A lengthy list of physicians and scientists who made the connection between influenza and electrical activity is provided in the text. Also provided are their quotes that date from as far back as the 1800s to the current century in support of Firstenberg’s contention. In essence, these are testimonials that influenza outbreaks often occur in widely isolated locations simultaneously with outbreaks in more populated areas. The chapter ends with the bold assertion that from 1933 to the present, no proof exists that influenza is transmitted from person to person.
In succeeding chapters, using example after example, Firstenberg sets out to prove that influenza is an “electrical disease” and not a contagious disease. One entire chapter is devoted to the extermination of bees on the Isle of Wight congruent with the installation of a radio station the height of a 12-story building. Another chapter is dedicated to the Earth’s electrical current and how all living organisms are a part of that circuit. Bathing life with foreign frequencies outside of this natural range interferes with the circuitry of our brains and nervous systems. Example after example and study after study are summarized in layman’s terms with a full list of sources in the notes and bibliography totaling 158 pages at the back of the book. Before moving on to Part 2 of the book, Firstenberg also identifies porphyrins and their connection to electromagnetic environmental pollution.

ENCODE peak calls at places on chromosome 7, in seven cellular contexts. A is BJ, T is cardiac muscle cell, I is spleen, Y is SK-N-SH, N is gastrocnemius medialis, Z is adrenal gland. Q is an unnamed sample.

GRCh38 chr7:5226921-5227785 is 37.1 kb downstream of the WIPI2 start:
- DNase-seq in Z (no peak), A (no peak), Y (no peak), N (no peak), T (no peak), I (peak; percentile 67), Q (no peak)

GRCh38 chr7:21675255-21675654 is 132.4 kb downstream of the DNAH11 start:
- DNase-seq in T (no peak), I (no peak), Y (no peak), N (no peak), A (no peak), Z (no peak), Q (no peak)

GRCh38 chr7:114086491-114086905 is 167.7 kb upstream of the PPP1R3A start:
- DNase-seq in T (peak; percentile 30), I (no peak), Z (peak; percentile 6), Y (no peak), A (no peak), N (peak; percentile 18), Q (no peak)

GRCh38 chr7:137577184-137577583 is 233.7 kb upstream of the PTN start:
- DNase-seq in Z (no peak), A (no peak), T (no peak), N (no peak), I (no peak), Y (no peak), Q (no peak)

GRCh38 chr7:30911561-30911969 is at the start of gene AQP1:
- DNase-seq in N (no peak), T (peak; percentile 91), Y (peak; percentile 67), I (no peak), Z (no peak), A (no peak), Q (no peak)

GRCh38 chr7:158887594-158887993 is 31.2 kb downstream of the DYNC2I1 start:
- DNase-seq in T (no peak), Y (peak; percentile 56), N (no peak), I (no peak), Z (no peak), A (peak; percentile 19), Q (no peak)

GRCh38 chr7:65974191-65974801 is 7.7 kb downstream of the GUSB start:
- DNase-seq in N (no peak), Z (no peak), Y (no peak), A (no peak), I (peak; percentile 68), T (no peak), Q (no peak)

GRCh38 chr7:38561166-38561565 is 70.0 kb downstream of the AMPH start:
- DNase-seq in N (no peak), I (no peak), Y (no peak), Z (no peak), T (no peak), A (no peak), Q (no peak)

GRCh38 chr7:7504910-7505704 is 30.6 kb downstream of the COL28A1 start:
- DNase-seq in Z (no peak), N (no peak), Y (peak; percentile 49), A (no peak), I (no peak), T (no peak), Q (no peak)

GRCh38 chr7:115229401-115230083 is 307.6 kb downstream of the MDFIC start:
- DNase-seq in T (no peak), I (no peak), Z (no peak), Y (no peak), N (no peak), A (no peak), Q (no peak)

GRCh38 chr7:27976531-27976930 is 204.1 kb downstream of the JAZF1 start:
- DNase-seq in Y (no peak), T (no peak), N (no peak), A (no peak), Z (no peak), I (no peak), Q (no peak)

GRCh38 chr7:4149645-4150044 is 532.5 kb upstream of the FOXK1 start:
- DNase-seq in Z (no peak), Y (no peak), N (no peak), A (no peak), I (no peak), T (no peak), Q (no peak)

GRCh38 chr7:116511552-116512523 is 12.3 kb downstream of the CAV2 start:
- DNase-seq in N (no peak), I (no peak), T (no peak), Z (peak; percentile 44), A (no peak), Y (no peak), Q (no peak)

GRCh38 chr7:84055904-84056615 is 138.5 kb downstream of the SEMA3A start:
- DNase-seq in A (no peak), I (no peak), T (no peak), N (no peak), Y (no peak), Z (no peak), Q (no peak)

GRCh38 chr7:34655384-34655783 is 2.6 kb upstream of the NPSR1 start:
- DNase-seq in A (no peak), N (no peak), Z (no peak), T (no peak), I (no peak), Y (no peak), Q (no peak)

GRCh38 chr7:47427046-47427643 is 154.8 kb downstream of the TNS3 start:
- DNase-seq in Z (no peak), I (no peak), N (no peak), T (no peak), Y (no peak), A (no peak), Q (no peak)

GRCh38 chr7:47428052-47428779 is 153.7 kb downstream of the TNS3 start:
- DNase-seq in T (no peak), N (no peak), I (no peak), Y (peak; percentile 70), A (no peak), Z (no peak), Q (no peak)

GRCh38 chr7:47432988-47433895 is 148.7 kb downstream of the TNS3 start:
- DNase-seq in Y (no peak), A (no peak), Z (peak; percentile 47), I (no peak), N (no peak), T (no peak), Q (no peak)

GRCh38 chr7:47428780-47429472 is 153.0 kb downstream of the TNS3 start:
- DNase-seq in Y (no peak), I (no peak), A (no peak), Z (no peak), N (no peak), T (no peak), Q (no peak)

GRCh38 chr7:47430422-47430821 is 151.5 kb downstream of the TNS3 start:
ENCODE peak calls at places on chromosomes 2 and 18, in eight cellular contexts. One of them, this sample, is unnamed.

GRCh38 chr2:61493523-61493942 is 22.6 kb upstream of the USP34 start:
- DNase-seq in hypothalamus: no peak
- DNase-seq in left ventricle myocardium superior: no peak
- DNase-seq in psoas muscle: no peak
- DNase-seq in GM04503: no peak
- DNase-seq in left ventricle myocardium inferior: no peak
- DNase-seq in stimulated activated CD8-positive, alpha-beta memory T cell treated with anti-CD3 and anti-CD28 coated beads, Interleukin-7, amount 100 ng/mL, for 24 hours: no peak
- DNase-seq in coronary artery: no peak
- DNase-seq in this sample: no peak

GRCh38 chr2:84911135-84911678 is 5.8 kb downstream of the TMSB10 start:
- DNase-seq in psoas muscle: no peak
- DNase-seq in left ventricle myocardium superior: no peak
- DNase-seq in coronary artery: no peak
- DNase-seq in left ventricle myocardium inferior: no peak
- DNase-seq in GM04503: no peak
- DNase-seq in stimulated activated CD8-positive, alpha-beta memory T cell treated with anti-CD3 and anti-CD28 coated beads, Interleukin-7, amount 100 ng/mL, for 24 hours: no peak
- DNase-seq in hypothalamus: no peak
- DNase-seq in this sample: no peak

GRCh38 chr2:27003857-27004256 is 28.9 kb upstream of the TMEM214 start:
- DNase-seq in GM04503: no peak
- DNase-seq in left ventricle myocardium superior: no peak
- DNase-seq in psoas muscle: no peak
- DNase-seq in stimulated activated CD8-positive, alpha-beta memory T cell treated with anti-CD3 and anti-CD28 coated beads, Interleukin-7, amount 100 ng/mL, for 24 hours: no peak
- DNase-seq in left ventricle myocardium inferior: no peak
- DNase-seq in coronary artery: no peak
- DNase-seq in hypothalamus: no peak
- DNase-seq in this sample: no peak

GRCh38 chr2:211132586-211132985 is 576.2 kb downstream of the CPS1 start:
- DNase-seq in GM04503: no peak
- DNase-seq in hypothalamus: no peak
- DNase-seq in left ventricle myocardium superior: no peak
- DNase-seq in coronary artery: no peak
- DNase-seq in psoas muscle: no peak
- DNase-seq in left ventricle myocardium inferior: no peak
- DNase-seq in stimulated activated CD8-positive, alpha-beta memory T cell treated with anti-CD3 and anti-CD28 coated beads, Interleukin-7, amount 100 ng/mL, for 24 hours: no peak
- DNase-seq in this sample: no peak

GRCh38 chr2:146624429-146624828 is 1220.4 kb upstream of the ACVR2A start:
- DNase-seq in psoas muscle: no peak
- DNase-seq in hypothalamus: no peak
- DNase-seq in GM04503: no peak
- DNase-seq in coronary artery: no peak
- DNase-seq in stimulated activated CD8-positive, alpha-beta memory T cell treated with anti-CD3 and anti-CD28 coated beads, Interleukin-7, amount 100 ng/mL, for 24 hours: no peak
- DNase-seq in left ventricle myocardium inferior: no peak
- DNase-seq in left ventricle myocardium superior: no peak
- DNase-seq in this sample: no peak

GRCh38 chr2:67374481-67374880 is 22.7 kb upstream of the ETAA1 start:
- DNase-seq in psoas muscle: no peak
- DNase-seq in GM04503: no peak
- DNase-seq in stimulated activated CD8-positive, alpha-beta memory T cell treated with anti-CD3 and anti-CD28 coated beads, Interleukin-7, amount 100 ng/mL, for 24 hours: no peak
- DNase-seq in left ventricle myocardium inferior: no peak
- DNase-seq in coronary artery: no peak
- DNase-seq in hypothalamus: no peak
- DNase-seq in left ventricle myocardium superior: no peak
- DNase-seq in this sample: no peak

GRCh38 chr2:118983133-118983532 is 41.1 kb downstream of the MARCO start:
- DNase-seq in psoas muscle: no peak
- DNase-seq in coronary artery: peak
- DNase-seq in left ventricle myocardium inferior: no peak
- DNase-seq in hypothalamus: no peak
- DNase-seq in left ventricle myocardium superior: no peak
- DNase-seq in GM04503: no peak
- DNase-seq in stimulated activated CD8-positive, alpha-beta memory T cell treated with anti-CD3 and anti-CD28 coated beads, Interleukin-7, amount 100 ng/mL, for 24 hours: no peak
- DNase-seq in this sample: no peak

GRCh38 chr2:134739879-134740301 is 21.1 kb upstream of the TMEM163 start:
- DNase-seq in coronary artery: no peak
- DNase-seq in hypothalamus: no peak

Part Two of the book delves into the roles electromagnetic pollution plays in diabetes, cancer, and cardiac dysrhythmias. An entire chapter is devoted to each and is replete with case studies, scientific inquiry, and intrigue. The chapter entitled Suspended Animation explores the correlation between the effects of electromagnetic pollution and longevity. His final statement in this chapter contends that we may live longer than our predecessors but “we are less alive.”
In the final chapter, the effects of microwave pollution on birds, bees, and humans are investigated. Again, many examples are provided and well-illustrated. This is a typical metaphor from Firstenberg: “Attaching a radio tracking device to a wild animal is like giving the animal a cell phone to wear.” This final chapter takes us to the present day; we are warned against the devastation that 5G will bring to our Planet in no uncertain terms. And, although this book was written before the COVID-19 pandemic, Firstenberg all but predicts this pandemic with his systematic approach to the topic of electromagnetic/microwave pollution and its interference with the rhythm of life on our Planet.
Arthur Firstenberg has a gift for taking a highly technical subject and breaking it down for the novice. It reads almost like a mystery novel, yet this work serves as an ideal reference book. By keeping his narrative interspersed with relatable examples, Firstenberg holds the reader’s interest without compromising the solid science upon which his work is based.